This paper examines the influence of frame flexibility on the optimization of an engine mounting system for enhanced vibration isolation in motorcycles. A theoretical model is developed to represent the structural dynamics of an engine mount system in motorcycles. The model consists of the power-train assembly, modeled as a six-degree-of-freedom (DOF) rigid body; the swing arm assembly, connected to the power-train through a coupler shaft assembly; and the frame, connected to the power-train by elastomeric mounts and to the swing-arm through the rear suspension. Two models of the flexible frame are developed for analysis. The first model uses an equivalent stiffness matrix of the frame, derived from its finite element model, in terms of the nodes connecting the frame to the other subsystems. The second model is based on a dynamic model of the frame as well as the swing arm derived from their respective finite element models. The optimization procedure minimizes the load transmitted to the frame while constraining the engine displacement due to imposed loads within prescribed limits. The mount stiffnesses, locations and orientations are used as design variables. Examples are presented to demonstrate the influence of frame flexibility on the force transmitted to the frame.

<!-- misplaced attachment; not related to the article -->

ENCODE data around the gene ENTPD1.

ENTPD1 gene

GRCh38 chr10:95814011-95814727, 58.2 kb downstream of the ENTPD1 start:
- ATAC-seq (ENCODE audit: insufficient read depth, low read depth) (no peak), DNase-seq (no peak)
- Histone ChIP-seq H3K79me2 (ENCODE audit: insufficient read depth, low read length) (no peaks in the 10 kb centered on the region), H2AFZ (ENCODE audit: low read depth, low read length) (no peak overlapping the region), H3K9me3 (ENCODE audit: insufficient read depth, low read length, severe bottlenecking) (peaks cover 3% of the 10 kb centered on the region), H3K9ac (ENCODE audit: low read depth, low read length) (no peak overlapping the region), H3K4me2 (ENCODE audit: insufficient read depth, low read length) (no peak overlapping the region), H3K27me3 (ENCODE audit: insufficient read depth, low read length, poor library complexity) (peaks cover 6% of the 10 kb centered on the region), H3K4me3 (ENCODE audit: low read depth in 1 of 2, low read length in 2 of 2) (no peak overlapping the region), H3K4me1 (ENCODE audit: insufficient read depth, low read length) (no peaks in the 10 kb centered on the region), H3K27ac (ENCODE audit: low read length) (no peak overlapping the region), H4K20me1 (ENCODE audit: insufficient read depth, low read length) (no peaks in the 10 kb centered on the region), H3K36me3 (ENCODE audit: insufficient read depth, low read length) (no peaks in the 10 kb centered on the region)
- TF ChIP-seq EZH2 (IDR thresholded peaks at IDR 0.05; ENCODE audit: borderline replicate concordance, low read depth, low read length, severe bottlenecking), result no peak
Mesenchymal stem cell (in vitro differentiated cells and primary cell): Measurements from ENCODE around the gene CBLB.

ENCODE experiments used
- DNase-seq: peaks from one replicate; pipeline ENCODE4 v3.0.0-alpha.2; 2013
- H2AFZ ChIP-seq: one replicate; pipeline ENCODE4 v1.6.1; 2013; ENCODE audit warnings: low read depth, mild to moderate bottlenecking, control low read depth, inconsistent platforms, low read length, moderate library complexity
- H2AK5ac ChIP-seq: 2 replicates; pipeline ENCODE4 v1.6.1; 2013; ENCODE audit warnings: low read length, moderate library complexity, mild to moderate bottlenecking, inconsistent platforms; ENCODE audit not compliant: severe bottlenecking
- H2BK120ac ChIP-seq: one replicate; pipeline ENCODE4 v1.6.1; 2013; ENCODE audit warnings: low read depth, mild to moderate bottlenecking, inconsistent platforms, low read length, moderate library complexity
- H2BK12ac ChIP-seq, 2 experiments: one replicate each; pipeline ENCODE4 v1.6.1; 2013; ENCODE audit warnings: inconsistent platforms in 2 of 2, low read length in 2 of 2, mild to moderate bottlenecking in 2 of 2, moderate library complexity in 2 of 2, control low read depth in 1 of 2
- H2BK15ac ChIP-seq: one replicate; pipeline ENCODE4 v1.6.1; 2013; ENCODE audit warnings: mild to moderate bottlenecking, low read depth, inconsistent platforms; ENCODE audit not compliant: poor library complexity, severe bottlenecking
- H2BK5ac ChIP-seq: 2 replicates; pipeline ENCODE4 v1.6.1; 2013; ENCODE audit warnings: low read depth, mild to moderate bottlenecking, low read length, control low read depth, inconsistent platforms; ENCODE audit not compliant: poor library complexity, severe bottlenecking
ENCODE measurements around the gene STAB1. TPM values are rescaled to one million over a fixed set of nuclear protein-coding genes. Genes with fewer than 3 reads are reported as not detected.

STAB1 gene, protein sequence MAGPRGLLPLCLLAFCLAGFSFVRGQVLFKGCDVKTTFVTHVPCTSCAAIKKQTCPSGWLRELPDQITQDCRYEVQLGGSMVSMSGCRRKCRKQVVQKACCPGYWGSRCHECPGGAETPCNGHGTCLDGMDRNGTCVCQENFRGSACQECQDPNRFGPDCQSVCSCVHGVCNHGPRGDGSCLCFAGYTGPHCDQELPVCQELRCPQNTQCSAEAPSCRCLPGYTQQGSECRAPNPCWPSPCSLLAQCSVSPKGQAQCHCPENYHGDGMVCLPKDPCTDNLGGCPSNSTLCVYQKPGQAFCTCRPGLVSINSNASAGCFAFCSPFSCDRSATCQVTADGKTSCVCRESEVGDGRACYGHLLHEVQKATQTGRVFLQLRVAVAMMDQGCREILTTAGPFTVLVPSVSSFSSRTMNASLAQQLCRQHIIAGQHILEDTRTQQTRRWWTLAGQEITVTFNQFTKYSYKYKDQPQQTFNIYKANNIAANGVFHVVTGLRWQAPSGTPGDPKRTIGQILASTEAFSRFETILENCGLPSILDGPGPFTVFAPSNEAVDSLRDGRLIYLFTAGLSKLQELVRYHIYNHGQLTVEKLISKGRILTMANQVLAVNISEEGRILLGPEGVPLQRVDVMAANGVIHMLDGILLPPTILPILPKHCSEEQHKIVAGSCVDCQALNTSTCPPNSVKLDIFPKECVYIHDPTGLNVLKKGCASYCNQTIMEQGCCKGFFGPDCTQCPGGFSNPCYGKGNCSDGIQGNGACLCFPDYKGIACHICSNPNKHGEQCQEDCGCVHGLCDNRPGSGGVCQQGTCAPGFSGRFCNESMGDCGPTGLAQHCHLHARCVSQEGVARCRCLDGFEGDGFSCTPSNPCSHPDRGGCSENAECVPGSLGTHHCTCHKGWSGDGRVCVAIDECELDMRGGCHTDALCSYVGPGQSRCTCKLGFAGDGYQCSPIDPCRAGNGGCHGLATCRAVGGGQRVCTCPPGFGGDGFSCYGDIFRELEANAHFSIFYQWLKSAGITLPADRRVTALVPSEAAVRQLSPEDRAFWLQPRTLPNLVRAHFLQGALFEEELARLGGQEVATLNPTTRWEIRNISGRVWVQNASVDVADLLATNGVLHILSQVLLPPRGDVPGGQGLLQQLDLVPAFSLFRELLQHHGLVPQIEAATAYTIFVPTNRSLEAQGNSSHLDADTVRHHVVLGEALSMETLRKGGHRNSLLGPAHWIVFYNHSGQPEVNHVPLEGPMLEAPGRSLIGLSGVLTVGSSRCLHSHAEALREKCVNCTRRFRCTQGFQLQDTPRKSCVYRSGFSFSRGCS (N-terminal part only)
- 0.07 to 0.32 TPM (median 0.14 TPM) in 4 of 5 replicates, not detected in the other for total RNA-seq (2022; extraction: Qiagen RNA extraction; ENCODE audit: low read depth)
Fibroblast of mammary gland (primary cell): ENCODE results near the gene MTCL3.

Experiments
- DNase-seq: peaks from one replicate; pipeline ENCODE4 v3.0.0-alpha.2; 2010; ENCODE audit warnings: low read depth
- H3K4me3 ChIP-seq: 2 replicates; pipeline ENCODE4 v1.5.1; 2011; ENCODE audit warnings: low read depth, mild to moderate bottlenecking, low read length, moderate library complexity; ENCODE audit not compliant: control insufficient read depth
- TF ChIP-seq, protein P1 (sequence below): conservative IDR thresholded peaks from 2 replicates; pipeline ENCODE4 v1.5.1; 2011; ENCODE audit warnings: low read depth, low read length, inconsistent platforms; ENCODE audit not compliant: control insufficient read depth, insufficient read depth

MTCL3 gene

Frame Flexibility Effects on Engine Mount Optimization for Vibration Isolation in Motorcycles
Kaul, S., Dhingra, A. K., and Hunter, T. G. (February 26, 2007). "Frame Flexibility Effects on Engine Mount Optimization for Vibration Isolation in Motorcycles." ASME. J. Vib. Acoust. October 2007; 129(5): 590–600. https://doi.org/10.1115/1.2748468
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